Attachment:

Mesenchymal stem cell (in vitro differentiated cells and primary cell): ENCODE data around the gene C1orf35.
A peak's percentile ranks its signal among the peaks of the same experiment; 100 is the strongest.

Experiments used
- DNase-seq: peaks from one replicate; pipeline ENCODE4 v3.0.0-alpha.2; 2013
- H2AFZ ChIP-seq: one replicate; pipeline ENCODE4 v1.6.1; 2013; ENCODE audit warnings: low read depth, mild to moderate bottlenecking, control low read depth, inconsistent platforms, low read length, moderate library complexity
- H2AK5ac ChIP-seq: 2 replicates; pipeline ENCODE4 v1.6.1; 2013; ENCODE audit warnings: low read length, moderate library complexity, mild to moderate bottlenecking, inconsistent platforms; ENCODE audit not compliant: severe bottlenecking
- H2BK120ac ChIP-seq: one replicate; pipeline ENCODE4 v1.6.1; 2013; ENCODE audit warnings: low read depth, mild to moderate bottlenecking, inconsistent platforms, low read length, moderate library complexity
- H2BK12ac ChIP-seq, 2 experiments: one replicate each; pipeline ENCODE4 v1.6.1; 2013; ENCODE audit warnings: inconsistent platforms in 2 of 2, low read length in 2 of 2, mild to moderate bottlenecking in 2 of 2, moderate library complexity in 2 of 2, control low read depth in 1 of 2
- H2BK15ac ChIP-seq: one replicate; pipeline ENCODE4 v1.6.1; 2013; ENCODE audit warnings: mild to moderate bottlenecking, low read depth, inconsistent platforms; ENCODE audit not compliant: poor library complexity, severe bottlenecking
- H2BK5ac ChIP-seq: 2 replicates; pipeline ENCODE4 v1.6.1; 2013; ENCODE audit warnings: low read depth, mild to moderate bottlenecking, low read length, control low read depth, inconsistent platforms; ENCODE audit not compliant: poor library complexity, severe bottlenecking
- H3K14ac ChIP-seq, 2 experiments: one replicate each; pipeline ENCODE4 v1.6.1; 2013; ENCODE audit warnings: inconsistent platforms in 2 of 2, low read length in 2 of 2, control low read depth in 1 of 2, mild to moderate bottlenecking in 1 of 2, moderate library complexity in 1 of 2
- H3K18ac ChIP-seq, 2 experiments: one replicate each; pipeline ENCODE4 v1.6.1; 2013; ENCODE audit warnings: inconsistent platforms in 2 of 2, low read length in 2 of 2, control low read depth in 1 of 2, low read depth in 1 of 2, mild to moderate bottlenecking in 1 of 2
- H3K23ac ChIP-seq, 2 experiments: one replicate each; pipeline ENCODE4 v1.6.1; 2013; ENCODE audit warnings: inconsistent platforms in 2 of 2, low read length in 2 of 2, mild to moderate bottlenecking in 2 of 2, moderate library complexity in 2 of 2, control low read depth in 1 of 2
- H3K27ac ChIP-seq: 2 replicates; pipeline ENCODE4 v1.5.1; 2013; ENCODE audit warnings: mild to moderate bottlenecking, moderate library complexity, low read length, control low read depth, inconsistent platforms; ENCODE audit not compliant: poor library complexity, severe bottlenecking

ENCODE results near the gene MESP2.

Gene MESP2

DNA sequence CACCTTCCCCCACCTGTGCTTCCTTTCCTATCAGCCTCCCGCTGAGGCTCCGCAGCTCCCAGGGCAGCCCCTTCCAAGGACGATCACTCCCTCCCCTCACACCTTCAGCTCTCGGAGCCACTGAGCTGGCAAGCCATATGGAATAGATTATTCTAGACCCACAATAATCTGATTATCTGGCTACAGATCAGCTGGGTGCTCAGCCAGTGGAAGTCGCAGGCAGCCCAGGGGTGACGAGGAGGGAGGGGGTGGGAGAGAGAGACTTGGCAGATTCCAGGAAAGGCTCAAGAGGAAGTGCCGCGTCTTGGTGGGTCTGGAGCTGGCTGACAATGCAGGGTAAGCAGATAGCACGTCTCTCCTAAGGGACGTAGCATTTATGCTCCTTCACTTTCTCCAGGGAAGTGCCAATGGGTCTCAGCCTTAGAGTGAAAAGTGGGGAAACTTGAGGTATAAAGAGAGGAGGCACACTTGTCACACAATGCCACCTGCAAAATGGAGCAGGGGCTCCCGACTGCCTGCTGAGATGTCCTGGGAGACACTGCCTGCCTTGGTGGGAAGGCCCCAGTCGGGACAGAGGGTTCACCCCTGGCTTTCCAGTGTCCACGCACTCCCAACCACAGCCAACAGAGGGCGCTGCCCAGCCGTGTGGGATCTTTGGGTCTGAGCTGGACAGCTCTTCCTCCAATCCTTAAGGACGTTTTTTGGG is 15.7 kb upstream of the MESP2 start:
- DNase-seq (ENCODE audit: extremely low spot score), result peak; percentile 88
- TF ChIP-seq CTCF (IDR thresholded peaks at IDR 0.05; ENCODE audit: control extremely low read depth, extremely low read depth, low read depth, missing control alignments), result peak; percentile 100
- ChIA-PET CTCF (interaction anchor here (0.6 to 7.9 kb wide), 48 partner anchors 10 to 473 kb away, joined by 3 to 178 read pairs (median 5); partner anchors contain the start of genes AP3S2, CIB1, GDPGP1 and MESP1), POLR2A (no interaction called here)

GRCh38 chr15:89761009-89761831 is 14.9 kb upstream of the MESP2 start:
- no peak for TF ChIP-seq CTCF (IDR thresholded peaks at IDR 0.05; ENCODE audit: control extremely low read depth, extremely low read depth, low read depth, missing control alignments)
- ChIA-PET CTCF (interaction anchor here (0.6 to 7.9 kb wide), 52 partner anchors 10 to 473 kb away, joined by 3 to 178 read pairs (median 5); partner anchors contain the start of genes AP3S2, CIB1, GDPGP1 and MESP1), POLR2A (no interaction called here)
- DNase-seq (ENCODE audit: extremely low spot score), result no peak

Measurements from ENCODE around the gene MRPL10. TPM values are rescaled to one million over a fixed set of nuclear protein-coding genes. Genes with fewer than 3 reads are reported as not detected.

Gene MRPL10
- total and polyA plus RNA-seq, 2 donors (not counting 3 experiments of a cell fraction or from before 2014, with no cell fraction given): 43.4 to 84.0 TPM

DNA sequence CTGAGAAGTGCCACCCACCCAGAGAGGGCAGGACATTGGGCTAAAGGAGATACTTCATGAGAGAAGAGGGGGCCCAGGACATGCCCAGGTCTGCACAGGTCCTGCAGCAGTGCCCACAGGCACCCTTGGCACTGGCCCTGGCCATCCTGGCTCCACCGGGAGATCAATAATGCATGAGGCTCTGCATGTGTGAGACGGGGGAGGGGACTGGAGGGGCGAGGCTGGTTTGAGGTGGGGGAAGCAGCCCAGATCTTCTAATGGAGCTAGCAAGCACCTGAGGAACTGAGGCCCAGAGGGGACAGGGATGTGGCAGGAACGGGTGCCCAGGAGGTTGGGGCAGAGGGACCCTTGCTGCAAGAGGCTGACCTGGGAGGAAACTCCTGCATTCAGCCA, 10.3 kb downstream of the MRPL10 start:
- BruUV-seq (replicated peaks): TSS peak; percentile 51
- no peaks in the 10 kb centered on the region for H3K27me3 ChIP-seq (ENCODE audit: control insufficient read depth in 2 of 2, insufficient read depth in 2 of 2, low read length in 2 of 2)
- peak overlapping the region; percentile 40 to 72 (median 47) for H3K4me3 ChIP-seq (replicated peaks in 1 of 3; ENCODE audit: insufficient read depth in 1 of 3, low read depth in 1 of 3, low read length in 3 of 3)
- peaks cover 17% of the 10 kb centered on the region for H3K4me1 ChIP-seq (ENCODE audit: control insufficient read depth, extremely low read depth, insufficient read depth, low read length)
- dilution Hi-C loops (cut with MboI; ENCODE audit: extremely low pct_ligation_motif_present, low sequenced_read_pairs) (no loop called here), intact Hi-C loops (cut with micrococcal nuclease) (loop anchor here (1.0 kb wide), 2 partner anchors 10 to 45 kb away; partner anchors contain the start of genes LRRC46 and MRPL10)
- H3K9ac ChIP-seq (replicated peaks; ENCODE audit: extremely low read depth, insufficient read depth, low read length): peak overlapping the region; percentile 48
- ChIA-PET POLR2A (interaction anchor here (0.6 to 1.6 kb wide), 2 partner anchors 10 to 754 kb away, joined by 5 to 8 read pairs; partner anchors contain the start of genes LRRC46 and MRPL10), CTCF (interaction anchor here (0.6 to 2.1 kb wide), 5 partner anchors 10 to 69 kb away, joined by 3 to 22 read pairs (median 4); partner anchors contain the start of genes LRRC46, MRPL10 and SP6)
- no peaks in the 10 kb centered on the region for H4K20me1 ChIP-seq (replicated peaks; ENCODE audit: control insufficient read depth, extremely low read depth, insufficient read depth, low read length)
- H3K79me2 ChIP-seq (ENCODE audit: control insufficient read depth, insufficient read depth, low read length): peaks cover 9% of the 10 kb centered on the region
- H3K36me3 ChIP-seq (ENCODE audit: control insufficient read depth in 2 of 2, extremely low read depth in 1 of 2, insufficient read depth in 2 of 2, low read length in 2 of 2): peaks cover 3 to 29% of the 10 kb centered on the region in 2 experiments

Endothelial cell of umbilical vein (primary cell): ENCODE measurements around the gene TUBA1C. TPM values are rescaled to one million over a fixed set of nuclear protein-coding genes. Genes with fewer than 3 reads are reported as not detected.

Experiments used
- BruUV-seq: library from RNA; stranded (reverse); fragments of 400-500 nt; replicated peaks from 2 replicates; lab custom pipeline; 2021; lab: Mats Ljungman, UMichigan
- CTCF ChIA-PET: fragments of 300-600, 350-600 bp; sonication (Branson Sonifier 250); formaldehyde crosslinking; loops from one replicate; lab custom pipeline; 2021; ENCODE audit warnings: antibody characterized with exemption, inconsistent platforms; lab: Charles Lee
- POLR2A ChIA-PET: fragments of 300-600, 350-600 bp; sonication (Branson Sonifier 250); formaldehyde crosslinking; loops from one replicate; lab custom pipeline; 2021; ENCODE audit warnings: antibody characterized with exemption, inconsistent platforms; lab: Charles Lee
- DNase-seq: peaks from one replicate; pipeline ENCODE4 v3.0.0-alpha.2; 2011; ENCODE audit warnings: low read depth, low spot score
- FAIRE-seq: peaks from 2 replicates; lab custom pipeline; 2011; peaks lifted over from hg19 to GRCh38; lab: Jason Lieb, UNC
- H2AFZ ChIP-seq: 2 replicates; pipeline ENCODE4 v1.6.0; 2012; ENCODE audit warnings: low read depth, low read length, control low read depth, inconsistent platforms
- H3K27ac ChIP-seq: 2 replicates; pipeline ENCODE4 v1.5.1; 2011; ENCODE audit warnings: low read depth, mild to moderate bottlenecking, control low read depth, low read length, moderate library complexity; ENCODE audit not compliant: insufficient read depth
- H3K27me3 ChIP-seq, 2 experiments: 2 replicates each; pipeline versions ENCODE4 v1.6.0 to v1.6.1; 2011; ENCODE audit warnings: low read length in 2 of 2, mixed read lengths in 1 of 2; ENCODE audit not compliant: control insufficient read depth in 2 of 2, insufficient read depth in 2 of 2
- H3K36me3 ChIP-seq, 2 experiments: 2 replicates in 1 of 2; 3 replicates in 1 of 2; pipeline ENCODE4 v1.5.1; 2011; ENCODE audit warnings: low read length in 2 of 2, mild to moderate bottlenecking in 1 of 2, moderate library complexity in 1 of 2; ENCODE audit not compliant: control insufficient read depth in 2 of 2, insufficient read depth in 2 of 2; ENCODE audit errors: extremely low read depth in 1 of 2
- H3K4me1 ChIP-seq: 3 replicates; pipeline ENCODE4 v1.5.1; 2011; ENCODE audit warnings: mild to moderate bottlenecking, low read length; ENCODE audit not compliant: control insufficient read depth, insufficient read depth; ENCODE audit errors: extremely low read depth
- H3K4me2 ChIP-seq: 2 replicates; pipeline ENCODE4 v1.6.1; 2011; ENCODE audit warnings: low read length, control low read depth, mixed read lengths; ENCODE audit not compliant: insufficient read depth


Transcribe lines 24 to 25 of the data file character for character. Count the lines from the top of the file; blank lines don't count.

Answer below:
- DNase-seq (ENCODE audit: extremely low spot score), result no peak

Measurements from ENCODE around the gene MRPL10. TPM values are rescaled to one million over a fixed set of nuclear protein-coding genes. Genes with fewer than 3 reads are reported as not detected.